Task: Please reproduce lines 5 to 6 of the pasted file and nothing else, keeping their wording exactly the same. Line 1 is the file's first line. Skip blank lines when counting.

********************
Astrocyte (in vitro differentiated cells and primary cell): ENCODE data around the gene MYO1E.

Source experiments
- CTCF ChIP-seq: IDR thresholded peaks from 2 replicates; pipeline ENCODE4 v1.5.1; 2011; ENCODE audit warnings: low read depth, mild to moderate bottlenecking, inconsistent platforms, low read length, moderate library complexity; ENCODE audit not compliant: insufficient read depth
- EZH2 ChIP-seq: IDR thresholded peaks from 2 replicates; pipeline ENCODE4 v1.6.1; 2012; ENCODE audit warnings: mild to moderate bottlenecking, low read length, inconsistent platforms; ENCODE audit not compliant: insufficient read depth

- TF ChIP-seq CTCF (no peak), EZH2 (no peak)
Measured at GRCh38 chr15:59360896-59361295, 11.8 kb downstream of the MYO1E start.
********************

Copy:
- TF ChIP-seq CTCF (no peak), EZH2 (no peak)
Measured at GRCh38 chr15:59360896-59361295, 11.8 kb downstream of the MYO1E start.